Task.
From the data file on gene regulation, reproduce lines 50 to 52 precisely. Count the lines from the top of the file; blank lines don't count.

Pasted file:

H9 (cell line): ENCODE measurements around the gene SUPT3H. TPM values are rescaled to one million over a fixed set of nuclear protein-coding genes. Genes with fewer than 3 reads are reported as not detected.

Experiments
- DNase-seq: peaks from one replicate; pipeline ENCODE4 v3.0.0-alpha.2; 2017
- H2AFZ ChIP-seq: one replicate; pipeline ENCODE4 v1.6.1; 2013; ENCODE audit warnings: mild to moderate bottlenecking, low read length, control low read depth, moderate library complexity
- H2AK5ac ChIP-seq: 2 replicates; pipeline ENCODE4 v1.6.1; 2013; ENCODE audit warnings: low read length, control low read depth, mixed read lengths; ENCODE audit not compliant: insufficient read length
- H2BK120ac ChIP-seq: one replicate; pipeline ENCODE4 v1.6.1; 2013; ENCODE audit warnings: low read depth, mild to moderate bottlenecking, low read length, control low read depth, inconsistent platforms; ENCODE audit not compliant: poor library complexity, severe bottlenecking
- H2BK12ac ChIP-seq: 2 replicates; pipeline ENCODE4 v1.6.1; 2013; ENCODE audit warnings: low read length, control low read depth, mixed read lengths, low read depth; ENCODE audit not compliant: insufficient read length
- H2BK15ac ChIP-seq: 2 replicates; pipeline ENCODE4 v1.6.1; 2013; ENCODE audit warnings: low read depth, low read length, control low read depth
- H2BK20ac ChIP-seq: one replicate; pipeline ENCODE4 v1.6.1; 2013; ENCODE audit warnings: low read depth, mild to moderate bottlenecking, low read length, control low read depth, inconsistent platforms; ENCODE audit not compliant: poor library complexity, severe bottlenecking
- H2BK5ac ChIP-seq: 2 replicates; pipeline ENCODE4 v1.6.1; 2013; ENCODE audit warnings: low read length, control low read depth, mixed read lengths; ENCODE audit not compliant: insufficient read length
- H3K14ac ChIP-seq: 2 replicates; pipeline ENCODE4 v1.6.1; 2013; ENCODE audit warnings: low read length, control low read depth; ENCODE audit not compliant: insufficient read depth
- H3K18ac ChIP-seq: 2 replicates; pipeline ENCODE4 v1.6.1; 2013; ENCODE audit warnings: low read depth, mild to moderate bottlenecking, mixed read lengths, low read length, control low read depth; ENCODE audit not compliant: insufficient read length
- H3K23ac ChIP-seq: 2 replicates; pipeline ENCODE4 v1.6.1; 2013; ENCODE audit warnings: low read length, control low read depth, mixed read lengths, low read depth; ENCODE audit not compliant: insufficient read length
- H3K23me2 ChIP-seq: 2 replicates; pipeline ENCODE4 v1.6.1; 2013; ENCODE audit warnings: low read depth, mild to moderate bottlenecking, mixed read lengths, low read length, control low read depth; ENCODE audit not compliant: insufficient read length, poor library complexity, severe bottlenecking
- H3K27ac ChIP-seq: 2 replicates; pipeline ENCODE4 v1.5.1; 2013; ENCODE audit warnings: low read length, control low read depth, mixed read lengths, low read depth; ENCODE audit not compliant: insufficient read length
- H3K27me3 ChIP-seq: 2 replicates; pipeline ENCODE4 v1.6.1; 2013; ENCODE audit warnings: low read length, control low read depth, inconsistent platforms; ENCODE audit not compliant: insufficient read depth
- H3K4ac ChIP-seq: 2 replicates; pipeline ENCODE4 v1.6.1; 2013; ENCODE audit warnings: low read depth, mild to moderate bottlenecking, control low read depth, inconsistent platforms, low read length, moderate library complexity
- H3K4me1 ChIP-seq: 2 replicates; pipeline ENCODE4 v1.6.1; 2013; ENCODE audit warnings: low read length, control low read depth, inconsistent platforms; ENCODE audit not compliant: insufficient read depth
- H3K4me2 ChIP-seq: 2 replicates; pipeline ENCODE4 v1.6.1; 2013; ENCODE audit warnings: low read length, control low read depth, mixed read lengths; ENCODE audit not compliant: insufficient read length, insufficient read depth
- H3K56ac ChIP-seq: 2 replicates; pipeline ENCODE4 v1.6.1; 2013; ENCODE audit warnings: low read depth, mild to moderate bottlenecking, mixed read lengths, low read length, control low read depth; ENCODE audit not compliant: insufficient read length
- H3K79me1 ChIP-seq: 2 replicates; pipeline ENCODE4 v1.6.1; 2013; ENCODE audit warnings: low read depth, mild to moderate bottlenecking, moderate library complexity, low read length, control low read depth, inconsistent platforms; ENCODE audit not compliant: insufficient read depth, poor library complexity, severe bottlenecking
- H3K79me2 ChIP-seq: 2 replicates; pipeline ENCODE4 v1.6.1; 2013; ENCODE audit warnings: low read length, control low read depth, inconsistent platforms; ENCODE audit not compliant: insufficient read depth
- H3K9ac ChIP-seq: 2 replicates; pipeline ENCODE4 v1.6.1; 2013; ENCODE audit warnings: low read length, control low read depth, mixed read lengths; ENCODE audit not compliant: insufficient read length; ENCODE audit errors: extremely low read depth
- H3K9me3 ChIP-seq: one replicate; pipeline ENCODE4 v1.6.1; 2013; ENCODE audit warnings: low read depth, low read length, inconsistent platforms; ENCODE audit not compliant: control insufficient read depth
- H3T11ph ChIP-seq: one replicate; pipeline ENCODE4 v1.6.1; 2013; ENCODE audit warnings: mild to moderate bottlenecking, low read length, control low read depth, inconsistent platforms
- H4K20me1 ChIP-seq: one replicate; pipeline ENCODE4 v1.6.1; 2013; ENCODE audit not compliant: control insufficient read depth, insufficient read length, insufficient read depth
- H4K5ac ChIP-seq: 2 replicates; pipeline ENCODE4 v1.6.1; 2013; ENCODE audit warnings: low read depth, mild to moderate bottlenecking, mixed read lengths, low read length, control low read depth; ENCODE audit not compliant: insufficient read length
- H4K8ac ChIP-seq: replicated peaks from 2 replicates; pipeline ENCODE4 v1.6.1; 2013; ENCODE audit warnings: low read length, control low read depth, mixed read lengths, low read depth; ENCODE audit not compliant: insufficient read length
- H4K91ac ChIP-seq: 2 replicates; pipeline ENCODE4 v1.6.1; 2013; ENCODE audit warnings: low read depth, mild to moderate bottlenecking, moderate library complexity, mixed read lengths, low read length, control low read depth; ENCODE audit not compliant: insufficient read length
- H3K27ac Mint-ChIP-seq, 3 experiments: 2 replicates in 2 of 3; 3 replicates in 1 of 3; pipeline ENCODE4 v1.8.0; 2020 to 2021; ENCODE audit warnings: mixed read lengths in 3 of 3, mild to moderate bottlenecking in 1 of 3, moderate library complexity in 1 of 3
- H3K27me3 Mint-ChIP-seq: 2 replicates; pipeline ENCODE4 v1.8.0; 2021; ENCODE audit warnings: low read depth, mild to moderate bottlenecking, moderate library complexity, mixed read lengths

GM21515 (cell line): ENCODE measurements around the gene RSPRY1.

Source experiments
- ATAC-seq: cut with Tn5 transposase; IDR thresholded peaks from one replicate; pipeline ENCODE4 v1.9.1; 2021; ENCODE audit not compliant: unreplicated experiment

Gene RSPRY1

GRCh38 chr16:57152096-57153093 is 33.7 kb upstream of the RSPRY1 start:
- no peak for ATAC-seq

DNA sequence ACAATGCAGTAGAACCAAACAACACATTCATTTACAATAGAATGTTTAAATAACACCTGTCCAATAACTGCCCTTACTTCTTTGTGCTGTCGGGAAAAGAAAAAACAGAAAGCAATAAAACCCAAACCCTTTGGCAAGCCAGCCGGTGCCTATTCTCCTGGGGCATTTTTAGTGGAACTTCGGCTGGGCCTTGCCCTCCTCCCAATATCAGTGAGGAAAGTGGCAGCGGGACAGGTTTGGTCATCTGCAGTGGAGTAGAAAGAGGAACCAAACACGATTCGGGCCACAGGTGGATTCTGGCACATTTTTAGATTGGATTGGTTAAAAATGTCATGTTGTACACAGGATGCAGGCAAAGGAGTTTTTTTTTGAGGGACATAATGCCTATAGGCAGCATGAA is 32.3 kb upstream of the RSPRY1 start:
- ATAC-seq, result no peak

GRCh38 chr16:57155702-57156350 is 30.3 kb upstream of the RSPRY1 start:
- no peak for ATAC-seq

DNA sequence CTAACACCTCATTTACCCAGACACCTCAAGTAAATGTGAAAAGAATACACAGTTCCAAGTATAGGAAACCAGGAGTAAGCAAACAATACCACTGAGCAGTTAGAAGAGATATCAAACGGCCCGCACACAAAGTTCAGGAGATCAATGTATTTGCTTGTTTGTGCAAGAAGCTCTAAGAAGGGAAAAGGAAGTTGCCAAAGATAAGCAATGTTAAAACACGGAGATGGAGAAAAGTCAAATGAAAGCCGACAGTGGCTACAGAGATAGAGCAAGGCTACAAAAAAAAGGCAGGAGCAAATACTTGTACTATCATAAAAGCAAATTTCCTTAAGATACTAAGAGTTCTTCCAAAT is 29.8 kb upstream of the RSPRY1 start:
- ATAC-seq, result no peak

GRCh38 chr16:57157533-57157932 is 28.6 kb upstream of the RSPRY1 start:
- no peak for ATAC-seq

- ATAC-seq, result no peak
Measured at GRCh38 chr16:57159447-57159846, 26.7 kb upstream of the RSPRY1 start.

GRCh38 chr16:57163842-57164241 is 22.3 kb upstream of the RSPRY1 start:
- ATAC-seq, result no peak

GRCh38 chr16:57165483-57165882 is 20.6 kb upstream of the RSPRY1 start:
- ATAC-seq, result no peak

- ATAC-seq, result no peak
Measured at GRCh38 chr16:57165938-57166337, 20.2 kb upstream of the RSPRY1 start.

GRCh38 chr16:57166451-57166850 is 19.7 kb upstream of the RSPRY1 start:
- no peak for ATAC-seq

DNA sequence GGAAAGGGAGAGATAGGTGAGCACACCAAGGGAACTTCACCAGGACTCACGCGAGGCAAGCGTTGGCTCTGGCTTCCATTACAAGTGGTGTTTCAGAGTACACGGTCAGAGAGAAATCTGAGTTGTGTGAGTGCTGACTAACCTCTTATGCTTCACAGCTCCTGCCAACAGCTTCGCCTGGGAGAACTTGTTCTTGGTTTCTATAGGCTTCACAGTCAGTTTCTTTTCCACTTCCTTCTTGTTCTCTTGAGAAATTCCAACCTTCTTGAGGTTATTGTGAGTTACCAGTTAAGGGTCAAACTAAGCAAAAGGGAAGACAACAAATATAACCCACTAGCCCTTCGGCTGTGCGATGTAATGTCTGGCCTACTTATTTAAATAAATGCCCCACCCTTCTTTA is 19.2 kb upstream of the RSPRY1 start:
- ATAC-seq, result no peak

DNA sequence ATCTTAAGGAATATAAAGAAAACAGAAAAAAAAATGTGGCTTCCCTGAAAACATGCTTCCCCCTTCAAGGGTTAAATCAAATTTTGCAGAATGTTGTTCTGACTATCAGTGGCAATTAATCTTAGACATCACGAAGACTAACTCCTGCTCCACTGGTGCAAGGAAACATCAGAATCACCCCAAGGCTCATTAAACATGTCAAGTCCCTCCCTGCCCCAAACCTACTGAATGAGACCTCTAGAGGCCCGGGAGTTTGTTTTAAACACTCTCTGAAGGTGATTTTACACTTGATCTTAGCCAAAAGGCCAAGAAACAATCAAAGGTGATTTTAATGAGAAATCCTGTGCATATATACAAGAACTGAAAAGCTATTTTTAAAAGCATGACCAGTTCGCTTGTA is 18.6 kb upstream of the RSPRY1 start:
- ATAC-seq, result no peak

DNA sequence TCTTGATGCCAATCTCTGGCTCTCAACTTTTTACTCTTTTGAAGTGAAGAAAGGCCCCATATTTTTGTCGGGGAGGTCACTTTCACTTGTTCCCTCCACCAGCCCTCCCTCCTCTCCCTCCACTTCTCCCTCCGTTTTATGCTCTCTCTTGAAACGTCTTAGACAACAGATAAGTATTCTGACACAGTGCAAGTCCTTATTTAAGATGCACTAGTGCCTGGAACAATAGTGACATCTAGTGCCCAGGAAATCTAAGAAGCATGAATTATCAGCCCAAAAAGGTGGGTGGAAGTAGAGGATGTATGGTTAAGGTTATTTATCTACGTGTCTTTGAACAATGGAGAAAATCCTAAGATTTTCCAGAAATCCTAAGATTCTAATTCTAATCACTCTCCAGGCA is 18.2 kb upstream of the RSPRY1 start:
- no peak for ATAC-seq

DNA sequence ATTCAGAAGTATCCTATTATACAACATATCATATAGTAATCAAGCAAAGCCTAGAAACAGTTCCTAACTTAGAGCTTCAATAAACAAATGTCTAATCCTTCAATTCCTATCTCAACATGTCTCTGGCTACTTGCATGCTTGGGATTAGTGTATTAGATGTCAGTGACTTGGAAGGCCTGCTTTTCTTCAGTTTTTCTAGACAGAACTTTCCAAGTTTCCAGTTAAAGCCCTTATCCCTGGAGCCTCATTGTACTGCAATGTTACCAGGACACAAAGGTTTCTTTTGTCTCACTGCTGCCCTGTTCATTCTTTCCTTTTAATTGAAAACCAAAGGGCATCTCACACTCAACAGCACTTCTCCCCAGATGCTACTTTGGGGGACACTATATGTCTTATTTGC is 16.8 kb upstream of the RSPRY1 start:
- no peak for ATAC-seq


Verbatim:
GRCh38 chr16:57165483-57165882 is 20.6 kb upstream of the RSPRY1 start:
- ATAC-seq, result no peak

- ATAC-seq, result no peak